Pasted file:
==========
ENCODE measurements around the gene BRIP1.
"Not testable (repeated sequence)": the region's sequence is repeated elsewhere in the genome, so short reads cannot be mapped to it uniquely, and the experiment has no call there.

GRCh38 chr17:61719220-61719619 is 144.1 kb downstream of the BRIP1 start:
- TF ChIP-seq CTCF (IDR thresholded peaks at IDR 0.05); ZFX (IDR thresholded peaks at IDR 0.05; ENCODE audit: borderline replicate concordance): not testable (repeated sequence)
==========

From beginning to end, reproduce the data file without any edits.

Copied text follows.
ENCODE measurements around the gene BRIP1.
"Not testable (repeated sequence)": the region's sequence is repeated elsewhere in the genome, so short reads cannot be mapped to it uniquely, and the experiment has no call there.

GRCh38 chr17:61719220-61719619 is 144.1 kb downstream of the BRIP1 start:
- TF ChIP-seq CTCF (IDR thresholded peaks at IDR 0.05); ZFX (IDR thresholded peaks at IDR 0.05; ENCODE audit: borderline replicate concordance): not testable (repeated sequence)